When Berkeley Law professor John Yoo is able to come to the defense of President Obama’s secret legal justification for the assassination of American citizens, it’s time for progressives to pack it up and find a new candidate. Mike Bloomberg? Cory Booker? There are a bunch of other political figures out there who will gladly champion some liberal ideals until it becomes politically expedient for them to sell out the left in exchange for the warm embrace of the military-industrial complex.

Progressives will need to find somebody else because this Obama guy is done as a progressive leader. Many of you have been following the story of Anwar al-Awlaki. He’s the American-born radical cleric who was targeted and killed by a U.S. drone strike in Yemen. Many have questioned Obama’s authority to assassinate an American without due process of the law.

Today’s news is that President Obama did seek and receive legal justification for this strike from the Department of Justice. But you won’t get to see it. That’s because the DOJ issued Obama a secret memo that purportedly explains why Obama is allowed to kill Americans now….

double red triangle arrows Continue reading “‘Secret’ Memo of Law Makes Obama’s DOJ Look Like John McCain Won The 2008 Election”

* After Anwar al-Awlaki’s death, everyone wants to know if it’s legal to kill American citizens abroad. Well, if Ron Paul is wrong, then I don’t want to be right. [New York Daily News]

* Sullivan & Cromwell and the Mailroom of Death: Harry Potter series reject or SCOTUS-bound appeal? If only there were a spell to make this screw-up disappear. [Washington Post]

* A class action suit alleges that Facebook is secretly tracking its users after they log off. Oh hi, Big Brother. I, for one, welcome our new lanky, douche overlord. [Bloomberg]

* When it comes to Scalia, caring about the coed dorm situation at Catholic University was this “Supreme Court justice’s latest supreme lapse of judgment.” Pure pwnage. [New York Times]

* Jared Lee Loughner is still just a tad too crazy to stand trial. Another four-month stay in a rubber room certainly will make his future insanity defense more believable. [Forbes]

* Hooters is suing Twin Peaks, a rival “breastaurant”, for allegedly stealing trade secrets. Boobs, butts, and booze are trade secrets? I guess that means I can’t open Grand Tetons. [Daily Mail]

* The Canadian Supreme Court is debating whether a woman can give prior consent for unconscious anal sex. When it’s that cold, I guess you do really freaky things to stay warm. [Vancouver Sun]

* Meanwhile, the U.S. Supreme Court is just plain being anal. Yesterday, the Court rejected the first of the Obamacare lawsuits, because it came too soon. That’s what she said. [CNN]

* Connecticut has added an eleventh man, Steven Hayes, to its death row. If executed, Hayes will be only the second inmate in the state to actually die since 1960. [ABC News]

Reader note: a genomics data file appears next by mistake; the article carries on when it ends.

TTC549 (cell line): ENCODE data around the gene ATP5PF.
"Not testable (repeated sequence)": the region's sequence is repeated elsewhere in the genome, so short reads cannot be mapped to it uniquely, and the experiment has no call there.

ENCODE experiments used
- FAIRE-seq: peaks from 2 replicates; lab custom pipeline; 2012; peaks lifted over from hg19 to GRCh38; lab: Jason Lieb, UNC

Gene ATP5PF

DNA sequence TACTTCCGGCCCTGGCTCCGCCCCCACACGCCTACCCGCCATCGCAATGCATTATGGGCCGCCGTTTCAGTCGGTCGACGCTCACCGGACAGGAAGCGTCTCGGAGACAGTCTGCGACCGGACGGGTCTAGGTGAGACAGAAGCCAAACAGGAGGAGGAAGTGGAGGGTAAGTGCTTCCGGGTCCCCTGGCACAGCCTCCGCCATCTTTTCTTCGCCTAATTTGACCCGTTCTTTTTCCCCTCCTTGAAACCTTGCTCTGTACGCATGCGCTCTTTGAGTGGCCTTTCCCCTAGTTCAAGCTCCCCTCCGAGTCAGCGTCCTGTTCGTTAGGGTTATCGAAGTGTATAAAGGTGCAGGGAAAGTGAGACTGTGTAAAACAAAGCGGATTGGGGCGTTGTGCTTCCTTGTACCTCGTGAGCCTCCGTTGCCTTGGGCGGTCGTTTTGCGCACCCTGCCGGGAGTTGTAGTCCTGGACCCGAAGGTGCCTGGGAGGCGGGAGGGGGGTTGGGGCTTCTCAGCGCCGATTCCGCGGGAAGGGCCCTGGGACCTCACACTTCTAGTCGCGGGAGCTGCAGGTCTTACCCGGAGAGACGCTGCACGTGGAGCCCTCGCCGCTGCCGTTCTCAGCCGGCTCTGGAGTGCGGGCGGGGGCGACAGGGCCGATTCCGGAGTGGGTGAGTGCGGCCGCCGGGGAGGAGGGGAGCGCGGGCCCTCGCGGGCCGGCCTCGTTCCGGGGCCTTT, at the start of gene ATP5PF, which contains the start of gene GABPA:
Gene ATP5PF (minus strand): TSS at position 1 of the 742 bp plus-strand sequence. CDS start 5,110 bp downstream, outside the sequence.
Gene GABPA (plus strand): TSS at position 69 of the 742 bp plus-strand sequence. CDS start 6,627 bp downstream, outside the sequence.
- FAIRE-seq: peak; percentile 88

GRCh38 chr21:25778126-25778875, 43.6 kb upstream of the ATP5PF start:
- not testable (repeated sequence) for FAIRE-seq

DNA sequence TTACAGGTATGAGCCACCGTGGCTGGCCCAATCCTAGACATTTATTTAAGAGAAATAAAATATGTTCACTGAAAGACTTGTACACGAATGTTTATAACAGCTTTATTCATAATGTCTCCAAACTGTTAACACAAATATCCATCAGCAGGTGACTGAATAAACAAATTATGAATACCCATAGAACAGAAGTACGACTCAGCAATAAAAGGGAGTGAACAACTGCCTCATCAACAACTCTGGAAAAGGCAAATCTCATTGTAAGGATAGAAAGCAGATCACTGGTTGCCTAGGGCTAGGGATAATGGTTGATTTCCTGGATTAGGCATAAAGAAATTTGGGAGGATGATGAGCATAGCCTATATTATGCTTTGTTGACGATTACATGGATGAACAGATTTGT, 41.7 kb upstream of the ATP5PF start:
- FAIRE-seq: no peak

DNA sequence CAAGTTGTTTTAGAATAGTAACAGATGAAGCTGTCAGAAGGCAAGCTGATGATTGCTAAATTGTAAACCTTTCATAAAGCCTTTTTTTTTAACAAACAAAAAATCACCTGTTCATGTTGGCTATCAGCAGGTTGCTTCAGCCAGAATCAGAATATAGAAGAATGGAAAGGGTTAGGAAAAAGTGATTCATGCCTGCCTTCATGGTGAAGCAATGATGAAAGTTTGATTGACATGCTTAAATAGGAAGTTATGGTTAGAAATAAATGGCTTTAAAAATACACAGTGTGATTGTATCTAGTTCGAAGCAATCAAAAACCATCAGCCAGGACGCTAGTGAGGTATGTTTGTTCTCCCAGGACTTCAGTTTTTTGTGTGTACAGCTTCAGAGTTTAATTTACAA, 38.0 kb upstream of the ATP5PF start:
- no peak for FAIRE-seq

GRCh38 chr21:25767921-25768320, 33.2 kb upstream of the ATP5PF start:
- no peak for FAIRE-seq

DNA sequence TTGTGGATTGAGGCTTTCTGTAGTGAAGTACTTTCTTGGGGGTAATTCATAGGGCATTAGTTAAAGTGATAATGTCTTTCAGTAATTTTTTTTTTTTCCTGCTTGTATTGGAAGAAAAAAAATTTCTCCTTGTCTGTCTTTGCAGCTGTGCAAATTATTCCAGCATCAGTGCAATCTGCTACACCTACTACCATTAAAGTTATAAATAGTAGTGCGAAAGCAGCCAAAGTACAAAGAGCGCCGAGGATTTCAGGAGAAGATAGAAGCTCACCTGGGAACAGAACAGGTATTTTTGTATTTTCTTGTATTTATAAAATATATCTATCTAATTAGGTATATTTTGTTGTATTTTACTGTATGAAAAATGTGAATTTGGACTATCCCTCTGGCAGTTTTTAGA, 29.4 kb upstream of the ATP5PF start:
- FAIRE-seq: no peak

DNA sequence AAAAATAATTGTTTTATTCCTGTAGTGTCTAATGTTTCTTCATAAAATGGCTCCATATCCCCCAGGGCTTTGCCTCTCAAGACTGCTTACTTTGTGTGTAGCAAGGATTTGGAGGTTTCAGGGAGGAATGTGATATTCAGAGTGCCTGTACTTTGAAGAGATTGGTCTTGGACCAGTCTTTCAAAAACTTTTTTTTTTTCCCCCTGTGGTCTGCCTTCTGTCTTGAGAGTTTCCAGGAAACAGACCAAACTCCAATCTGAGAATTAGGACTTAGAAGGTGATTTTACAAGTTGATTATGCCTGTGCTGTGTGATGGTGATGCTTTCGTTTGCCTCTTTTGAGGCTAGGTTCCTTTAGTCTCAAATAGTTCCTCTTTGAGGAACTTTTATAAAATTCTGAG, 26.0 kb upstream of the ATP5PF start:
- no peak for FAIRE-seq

* Oklahomans wanted to keep sharia law from sweepin’ down the plain, but a federal judge just kept everything from goin’ their way. [Wall Street Journal]

* Not just gay people kill themselves when they get bullied -– alleged child murderers do, too. Nancy Grace has to set up a trust dedicated to finding the missing son of a former guest who committed suicide. [Washington Post]

* The ACLU says that the government is trying to impose the death penalty on Anwar al-Awlaki without a trial. Kind of like the jihad he wants to impose on U.S. citizens, no? [Los Angeles Times]

* Think twice next time before you bitch about your employer on Facebook, because you might just get canned. [New York Times]

Ed. note: This post is by “The Gobbler,” one of the two writers under consideration to join Morning Dockette as a Morning Docket writer. As always, we welcome your thoughts in the comments.

I was asked to cover the lawsuit filed yesterday by the ACLU against the Obama administration regarding its policy of keeping a “kill list” and, to a larger extent, following up on it. Ashby Jones does a workmanlike summary of the basics here, providing links to background, discussion, and the complaint. Rather than rehash the facts, or lead a discussion of the latest embarrassingly naked moment in America’s long history of civil-rights-shrinkage during dips in the wartime pool, I thought I’d get creative. Sorry.

What follows is a screenplay depicting the rocky relationship between Mr. Anwar al-Aulaqi (pictured), the first American citizen added to the CIA’s naughty list; the ACLU, which, on Anwar’s behalf, alleges that the list and any action thereon violates several sections of the Constitution and international law; and the American Government. As the title suggests, it’s based on the plot and dialogue from Wedding Crashers. Christopher Walken will play the role of America, with Keir O’Donnell (a/k/a “Todd”) playing the role of Anwar. The supporting cast, in order of appearance: Vince Vaughn as ACLU, Owen Wilson as Center for Constitutional Rights, Ellen Dow (think “Rapper’s Delight” in The Wedding Singer) as Righty Conservative, Isla Fisher as Treasury, Bradley Cooper as District Court and Rachel McAdams as Court of Appeals.

double red triangle arrows Continue reading “The ACLU, Suspected Terrorists and American Policy on Killing Them — A Wedding Crashers Screenplay”